Friday, July 23, 2010

Financial Regulation...What It Means to You and America

(Editor's Note: Paul Schatz, President of Heritage Capital, LLC, in Woodbridge, will be contributing to Fi$callyFit every Friday. Read his biography here)

As expected, financial regulation recently was passed in Congress and President Obama has signed that into law. As I discussed in Politicians Run Amuck… Again, my overall view is that something is better than nothing, but this bill is far, far from perfect. Historically, sweeping reform often comes with unintended consequences and this bill, just like health care reform will have its fair share.

To be clear, I have not read the almost 2000 page bill. My conclusions are drawn from a variety of research and commentary from both sides of the political aisle. I don’t want to rehash most of what I already wrote about, but there will be a few repetitive comments. First and most importantly, shame on Congress for totally and unequivocally kicking the can down the road on Fannie Mae and Freddie Mac. That is appalling! Two of the main ingredients in the financial crisis are passed over? Is Congress kidding, scared of what they may find or helpless?

President Obama pounded the table that “too big to fail” is over and we will NEVER again use taxpayer money to bailout failing institutions. Does anyone really believe that to be the case? You mean to tell me that if J.P. Morgan was on the brink of failure and needed a government backstop, the administration wouldn’t step up? That’s beyond naive to accept. We all know that Uncle Sam, whichever party is in control, would kick and scream but still come to the rescue.

I know what’s in the bill, giving the Fed and FDIC new and extraordinary powers to orderly unwind a failing institution (something I totally favor), but I just don’t buy it in times of crisis. There is no way, in my opinion, that anyone in government could have safely unwound Lehman Brothers to protect the system. And while a “bailout fund” may be created from this bill, who do you really think will end up paying for it? The banks may cut the checks, but that will certainly result from higher fees and charges to us!

The bill does address derivatives, by requiring banks to spin off certain groups under their control and move some trading to exchanges and clearing houses. Longer-term, I have to agree with this as it removes one element of potential financial Armageddon. But it does not come without cost. By spinning off these departments, banks will be required to capitalize (inject money) the new entities, further straining their own capital and reducing the amount of money to lend. That is called credit contraction, something we’ve been unsuccessfully fighting for three years. Less and tighter credit in the system will negatively impact economic growth in the short-term until the banks replenish their capital base.

The bill also limits banks from investing more than 3% of their capital in hedge funds and private equity. This provision was interesting as it suggests that somehow the hedge funds and private equity shops were a cause or accelerant in the crisis, something that is simply not true. I don’t really care if this is law, but like most major changes, it should be phased in over a period of years. I do believe it will end up hurting bank earnings.

FDIC insurance was raised to $250,000, something that I applaud and makes perfect sense. That should help keep or increase customer deposits in banks (CDs, money markets, etc.), adding revenue and strengthening their base.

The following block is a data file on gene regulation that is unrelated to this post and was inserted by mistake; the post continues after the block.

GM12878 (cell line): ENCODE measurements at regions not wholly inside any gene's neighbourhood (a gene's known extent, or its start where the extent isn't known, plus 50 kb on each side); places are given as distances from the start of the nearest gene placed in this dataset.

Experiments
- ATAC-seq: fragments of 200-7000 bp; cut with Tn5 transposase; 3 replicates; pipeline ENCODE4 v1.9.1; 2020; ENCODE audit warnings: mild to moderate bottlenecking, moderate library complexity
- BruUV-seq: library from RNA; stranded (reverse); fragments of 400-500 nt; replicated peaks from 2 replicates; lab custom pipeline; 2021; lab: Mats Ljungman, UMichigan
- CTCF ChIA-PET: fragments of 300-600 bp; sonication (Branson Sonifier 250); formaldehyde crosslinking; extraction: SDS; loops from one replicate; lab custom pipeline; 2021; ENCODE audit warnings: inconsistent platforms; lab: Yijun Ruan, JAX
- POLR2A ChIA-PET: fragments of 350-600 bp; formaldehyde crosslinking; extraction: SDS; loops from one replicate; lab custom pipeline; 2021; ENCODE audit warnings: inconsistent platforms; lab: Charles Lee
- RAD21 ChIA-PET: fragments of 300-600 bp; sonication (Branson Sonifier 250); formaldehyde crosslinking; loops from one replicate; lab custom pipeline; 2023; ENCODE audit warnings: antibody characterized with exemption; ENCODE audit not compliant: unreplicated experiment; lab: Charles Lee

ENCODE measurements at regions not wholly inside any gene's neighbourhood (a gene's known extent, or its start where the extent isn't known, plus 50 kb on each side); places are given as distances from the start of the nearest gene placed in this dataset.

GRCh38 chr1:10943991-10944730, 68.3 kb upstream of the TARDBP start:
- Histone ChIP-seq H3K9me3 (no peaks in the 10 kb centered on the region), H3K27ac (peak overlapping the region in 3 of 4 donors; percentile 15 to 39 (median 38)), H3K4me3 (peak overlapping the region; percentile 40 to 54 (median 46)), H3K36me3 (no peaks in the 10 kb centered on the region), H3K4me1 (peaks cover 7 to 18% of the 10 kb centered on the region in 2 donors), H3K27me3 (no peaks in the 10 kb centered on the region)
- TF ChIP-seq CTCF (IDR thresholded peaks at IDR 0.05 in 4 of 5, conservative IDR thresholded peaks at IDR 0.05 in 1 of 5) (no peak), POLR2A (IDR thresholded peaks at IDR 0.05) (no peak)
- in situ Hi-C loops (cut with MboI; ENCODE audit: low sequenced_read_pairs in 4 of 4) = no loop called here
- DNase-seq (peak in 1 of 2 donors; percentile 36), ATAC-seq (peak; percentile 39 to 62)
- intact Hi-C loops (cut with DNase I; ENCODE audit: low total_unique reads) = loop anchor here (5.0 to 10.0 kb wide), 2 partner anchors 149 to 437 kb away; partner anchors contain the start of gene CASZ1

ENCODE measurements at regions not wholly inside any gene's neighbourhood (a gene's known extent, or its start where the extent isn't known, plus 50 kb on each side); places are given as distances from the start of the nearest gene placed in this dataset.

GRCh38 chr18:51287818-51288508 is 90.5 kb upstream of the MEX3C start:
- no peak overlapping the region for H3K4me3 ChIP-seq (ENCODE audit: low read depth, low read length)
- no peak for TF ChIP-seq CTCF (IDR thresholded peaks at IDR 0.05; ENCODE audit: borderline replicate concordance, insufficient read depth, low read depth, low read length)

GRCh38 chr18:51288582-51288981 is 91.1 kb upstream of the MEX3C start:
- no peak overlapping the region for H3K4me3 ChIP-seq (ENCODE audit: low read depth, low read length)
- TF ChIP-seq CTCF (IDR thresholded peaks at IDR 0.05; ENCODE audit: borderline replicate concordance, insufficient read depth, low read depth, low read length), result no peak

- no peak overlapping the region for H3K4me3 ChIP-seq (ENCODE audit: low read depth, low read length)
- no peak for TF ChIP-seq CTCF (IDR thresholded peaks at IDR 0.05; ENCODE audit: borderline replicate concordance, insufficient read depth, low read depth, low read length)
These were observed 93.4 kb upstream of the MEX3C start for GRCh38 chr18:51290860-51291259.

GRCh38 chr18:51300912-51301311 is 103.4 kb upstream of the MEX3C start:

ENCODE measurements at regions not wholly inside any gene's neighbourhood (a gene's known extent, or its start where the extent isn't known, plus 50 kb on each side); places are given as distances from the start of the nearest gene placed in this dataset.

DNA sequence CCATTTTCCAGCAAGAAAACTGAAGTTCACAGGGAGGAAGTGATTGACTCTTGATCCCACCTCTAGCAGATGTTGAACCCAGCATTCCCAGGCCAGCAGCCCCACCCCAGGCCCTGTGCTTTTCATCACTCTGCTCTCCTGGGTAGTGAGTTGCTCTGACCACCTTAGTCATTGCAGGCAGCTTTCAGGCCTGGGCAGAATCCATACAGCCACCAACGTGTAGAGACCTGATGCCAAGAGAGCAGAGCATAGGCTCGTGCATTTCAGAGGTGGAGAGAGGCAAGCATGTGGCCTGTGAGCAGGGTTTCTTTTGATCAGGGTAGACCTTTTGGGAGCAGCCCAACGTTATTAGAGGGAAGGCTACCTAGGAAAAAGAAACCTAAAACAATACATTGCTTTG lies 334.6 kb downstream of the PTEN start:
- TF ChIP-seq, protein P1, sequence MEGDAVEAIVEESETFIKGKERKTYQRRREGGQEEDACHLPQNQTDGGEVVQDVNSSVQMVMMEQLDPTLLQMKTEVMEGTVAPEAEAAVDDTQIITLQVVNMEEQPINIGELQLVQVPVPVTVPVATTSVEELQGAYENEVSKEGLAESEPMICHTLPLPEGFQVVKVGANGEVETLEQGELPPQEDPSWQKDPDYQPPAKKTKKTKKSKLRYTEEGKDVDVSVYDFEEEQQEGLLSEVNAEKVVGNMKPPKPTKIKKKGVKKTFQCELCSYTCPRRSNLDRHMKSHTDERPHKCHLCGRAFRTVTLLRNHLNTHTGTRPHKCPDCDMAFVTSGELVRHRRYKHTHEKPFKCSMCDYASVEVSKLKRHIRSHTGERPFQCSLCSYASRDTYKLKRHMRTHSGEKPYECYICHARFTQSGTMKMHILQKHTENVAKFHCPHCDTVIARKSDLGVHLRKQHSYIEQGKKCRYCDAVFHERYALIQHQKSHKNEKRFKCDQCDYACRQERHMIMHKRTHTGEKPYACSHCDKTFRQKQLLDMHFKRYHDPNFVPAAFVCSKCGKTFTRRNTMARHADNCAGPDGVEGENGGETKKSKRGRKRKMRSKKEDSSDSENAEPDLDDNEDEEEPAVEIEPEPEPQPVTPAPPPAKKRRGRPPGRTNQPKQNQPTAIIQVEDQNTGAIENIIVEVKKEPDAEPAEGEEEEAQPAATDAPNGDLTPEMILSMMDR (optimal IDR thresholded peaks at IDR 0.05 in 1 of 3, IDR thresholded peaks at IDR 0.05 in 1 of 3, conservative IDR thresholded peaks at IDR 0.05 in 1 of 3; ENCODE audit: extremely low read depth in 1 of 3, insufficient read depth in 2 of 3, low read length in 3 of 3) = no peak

A new consumer protection agency/department is being created under the Fed as I understand it. Folks, we have enough governmental agencies, units and departments to last 100 lifetimes. We need another one like the Pacific Ocean needs more water! This country will never fully recover from our economic malaise until government begins to shrink and the private sector starts expanding. Interestingly, although auto dealers originate 80% of auto loans, they were exempted from this bill. That’s somewhat dubious from my seat!

I was surprised that few people talked about one of the root causes of the crisis, leverage. Over the years, the banking and mortgage industry have created all sorts of non conventional, fancy, outside the box products that few, if any, really understood or knew how to use. If Congress really wanted to prevent another housing bubble and fix the current problem for the long-term, they should have considered requiring 20% down on all mortgages. Yes, I know that many people could not afford it, but that’s exactly what used to be the norm before we decided that owning a house was part of our right of passage in this country.

In the short-term, it would further depress an already depressed sector, but it would also begin to create a very long-term, stable and constructive housing market for decades to come. Like addressing Fannie and Freddie, this would not be politically popular (so probably very smart!) and therefore not interest the vast majority of politicians only interested in reelection, pandering to the media and special interest.

As I said, overall, the bill is something and it’s probably better than nothing, but by no means the final answer. I believe it is deflationary in the short-term and will lead to further credit contraction and harm to the economy. Financial institutions are creative, cagey and shrewd, employing some of the smartest minds on earth. Longer-term, they will likely adapt and adjust, find loopholes to make up for lost profits. I just hope that we don’t drive too much business to other shores.

I am scheduled to be on CNBC’s Worldwide Exchange this Tuesday, July 27th, from 5:35am to 5:55am.

Feel free to email me with any questions or comments at

Until next time…

Paul Schatz
Heritage Capital LLC

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